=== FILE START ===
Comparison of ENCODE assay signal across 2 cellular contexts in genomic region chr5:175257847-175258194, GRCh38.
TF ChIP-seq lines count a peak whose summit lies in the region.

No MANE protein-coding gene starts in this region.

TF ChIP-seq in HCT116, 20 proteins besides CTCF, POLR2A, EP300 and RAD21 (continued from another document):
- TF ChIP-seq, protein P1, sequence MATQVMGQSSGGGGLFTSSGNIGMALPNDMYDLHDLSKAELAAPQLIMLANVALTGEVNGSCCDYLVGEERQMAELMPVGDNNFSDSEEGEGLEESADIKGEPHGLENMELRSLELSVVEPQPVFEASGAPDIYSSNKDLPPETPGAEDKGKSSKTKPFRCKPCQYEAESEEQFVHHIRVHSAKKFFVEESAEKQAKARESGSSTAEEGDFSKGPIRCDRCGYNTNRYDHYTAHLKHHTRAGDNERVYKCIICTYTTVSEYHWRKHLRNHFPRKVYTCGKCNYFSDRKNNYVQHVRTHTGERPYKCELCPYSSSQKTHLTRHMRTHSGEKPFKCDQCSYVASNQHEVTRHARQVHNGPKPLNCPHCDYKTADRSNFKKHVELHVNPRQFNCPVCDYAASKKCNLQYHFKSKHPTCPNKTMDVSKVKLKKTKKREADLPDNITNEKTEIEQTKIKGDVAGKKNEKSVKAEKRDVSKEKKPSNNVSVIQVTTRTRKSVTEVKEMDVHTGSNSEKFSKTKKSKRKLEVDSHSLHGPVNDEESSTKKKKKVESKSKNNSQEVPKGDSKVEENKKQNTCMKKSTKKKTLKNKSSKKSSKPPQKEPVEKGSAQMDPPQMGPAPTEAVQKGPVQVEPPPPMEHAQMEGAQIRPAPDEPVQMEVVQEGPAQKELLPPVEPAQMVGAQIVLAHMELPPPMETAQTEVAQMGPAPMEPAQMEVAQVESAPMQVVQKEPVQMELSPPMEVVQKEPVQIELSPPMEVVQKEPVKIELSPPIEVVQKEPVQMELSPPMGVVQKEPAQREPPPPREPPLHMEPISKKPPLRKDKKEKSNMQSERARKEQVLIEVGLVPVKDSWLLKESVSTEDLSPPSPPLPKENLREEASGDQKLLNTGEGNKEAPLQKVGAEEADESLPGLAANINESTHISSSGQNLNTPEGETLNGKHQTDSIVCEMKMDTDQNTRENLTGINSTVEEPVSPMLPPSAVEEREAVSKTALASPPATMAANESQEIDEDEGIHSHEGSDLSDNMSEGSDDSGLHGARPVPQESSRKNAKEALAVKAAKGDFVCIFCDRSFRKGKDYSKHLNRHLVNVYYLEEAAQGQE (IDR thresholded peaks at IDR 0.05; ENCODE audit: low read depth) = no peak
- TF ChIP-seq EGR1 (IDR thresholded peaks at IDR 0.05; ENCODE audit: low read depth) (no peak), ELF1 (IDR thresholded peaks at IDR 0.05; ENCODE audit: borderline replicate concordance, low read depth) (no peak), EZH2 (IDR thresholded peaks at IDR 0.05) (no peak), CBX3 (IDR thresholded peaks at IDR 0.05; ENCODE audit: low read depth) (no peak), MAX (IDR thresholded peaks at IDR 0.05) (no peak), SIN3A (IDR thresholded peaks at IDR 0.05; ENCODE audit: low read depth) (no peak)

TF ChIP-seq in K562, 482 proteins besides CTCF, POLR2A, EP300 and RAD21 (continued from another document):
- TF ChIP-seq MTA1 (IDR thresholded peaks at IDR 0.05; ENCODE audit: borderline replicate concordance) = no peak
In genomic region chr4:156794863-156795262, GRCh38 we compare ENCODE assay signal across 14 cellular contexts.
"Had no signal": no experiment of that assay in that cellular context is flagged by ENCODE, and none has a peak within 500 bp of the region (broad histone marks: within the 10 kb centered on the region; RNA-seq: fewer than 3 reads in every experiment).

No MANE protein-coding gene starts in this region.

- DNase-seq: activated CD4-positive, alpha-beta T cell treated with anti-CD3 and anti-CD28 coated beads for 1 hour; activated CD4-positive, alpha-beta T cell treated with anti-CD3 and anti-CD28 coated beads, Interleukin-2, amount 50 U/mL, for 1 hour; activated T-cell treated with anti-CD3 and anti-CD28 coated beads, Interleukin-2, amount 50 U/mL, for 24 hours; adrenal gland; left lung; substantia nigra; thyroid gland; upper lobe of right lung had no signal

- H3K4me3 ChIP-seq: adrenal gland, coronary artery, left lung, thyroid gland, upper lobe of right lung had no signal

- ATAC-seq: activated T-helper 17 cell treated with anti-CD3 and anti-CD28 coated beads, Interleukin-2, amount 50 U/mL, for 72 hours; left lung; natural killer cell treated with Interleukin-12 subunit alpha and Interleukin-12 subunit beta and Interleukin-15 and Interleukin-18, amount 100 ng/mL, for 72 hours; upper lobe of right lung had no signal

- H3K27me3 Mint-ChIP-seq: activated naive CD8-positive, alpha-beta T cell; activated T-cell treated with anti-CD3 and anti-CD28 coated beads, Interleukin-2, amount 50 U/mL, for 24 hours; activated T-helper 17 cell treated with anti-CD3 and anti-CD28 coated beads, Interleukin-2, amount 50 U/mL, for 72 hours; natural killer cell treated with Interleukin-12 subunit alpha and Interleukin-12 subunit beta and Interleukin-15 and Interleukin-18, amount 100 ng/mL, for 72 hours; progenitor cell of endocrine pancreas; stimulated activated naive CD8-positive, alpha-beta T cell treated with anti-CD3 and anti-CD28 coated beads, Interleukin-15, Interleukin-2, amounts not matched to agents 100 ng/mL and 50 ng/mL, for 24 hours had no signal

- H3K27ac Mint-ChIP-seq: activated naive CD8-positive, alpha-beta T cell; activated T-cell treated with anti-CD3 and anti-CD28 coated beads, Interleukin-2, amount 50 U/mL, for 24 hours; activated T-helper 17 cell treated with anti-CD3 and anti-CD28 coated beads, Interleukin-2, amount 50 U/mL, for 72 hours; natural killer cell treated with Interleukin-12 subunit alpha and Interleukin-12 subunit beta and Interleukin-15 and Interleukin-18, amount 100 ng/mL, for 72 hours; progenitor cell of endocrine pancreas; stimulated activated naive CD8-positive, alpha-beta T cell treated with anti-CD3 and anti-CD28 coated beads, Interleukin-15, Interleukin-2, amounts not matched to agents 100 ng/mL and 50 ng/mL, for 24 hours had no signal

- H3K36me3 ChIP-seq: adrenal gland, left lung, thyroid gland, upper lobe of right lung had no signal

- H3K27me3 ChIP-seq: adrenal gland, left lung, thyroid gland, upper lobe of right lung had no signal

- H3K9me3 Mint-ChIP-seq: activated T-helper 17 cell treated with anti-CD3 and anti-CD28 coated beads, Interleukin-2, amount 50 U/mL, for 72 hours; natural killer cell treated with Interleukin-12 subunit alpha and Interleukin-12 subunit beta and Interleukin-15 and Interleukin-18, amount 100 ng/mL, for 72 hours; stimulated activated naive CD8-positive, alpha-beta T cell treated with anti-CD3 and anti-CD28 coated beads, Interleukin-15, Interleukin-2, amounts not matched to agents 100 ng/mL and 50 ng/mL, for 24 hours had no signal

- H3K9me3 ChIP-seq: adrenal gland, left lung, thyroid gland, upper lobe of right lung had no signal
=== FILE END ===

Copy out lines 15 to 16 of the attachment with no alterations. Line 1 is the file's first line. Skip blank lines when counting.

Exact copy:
- H3K27me3 Mint-ChIP-seq: activated naive CD8-positive, alpha-beta T cell; activated T-cell treated with anti-CD3 and anti-CD28 coated beads, Interleukin-2, amount 50 U/mL, for 24 hours; activated T-helper 17 cell treated with anti-CD3 and anti-CD28 coated beads, Interleukin-2, amount 50 U/mL, for 72 hours; natural killer cell treated with Interleukin-12 subunit alpha and Interleukin-12 subunit beta and Interleukin-15 and Interleukin-18, amount 100 ng/mL, for 72 hours; progenitor cell of endocrine pancreas; stimulated activated naive CD8-positive, alpha-beta T cell treated with anti-CD3 and anti-CD28 coated beads, Interleukin-15, Interleukin-2, amounts not matched to agents 100 ng/mL and 50 ng/mL, for 24 hours had no signal

- H3K27ac Mint-ChIP-seq: activated naive CD8-positive, alpha-beta T cell; activated T-cell treated with anti-CD3 and anti-CD28 coated beads, Interleukin-2, amount 50 U/mL, for 24 hours; activated T-helper 17 cell treated with anti-CD3 and anti-CD28 coated beads, Interleukin-2, amount 50 U/mL, for 72 hours; natural killer cell treated with Interleukin-12 subunit alpha and Interleukin-12 subunit beta and Interleukin-15 and Interleukin-18, amount 100 ng/mL, for 72 hours; progenitor cell of endocrine pancreas; stimulated activated naive CD8-positive, alpha-beta T cell treated with anti-CD3 and anti-CD28 coated beads, Interleukin-15, Interleukin-2, amounts not matched to agents 100 ng/mL and 50 ng/mL, for 24 hours had no signal